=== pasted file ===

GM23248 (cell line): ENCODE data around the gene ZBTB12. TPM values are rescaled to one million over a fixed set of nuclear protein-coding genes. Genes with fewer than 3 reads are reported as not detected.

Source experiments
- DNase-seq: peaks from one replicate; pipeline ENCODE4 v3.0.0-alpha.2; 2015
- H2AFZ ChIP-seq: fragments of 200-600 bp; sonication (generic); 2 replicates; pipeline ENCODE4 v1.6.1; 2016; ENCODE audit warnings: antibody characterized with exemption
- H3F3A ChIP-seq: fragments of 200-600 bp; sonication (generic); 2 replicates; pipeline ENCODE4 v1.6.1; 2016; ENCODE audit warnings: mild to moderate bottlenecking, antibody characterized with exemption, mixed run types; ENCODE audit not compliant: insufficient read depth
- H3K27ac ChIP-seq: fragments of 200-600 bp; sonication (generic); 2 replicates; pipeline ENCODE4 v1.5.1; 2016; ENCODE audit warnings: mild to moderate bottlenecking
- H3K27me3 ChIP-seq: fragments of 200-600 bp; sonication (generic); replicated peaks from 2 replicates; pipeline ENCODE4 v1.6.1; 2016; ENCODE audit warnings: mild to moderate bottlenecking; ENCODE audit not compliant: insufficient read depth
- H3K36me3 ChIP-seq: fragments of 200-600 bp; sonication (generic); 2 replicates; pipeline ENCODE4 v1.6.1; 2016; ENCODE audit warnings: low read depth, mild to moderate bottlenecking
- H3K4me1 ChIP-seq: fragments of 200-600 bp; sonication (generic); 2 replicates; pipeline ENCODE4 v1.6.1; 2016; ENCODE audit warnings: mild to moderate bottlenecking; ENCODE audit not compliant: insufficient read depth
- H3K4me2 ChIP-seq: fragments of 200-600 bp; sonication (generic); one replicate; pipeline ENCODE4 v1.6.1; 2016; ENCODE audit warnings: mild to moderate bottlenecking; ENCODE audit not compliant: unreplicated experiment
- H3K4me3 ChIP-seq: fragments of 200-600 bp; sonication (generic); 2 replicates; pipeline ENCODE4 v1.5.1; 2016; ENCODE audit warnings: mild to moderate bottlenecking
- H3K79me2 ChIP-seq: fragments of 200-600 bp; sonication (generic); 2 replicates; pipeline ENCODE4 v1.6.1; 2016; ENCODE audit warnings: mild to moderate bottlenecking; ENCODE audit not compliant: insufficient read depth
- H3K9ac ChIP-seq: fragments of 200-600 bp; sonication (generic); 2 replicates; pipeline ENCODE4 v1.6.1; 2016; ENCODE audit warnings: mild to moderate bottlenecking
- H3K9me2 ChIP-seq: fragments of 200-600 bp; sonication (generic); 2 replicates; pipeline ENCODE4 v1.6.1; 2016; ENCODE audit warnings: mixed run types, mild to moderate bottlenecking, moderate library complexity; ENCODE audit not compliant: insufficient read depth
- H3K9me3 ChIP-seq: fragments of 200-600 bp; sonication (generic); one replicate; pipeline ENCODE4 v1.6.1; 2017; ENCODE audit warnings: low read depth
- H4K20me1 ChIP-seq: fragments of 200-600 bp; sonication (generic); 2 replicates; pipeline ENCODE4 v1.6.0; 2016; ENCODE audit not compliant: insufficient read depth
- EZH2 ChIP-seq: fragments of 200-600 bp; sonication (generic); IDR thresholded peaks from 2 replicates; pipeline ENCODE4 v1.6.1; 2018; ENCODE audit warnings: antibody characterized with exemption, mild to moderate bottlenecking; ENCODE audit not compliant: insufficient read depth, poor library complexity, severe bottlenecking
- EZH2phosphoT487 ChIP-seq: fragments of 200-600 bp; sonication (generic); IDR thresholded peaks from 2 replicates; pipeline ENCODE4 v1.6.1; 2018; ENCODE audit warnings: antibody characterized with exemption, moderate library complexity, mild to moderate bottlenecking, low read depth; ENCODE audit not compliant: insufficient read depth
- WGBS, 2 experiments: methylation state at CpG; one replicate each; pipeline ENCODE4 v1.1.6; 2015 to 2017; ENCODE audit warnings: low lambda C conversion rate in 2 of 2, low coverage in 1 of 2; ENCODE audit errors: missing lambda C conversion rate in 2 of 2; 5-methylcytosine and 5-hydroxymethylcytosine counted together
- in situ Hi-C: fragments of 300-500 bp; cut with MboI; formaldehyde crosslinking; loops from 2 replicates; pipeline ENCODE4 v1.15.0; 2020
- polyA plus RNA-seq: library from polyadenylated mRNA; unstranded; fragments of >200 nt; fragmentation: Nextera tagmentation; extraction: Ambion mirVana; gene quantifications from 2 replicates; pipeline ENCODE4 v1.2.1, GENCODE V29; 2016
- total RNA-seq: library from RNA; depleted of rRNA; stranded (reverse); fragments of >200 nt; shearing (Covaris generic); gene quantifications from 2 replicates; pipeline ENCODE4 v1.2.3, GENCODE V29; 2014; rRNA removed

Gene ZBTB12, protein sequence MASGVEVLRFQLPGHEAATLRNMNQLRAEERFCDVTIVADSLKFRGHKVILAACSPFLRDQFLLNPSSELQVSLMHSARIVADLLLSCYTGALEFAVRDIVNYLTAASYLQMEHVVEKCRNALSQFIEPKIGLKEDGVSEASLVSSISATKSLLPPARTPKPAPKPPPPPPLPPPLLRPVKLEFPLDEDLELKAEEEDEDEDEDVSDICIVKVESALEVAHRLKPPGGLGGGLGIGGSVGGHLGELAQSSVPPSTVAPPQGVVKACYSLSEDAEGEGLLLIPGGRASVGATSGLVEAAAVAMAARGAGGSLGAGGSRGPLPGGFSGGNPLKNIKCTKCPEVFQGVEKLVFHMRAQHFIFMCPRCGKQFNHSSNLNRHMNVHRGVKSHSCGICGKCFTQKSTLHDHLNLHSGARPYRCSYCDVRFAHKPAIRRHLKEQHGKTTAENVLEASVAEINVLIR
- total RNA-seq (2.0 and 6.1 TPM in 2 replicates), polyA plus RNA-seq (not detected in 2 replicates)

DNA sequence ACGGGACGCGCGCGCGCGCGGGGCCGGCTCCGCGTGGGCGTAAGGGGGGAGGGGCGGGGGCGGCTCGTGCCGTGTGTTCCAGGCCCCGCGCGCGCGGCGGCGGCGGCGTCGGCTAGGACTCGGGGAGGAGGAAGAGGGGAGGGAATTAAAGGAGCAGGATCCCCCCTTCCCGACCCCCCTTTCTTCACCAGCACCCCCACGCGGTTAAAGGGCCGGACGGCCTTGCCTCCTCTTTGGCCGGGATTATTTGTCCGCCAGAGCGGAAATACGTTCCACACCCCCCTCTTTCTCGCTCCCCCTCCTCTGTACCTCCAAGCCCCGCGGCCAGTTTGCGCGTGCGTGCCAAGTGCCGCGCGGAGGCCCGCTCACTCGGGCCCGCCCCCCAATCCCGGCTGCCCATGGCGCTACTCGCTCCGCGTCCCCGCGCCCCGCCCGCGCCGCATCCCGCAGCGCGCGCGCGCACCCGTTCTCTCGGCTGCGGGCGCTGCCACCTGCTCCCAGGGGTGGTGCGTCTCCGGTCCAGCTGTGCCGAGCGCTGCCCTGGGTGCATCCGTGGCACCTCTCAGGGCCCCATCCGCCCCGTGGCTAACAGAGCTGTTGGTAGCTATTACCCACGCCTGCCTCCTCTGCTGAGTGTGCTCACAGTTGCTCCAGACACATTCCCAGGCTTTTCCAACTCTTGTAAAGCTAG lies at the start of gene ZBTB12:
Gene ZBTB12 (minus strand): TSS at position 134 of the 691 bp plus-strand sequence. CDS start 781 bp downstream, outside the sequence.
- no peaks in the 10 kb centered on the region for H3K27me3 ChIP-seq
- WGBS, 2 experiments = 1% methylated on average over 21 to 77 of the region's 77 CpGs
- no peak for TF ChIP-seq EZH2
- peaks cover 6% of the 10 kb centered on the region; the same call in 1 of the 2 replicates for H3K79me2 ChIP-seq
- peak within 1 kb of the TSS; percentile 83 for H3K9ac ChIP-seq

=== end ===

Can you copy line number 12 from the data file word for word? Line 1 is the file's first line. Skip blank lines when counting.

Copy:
- H3K79me2 ChIP-seq: fragments of 200-600 bp; sonication (generic); 2 replicates; pipeline ENCODE4 v1.6.1; 2016; ENCODE audit warnings: mild to moderate bottlenecking; ENCODE audit not compliant: insufficient read depth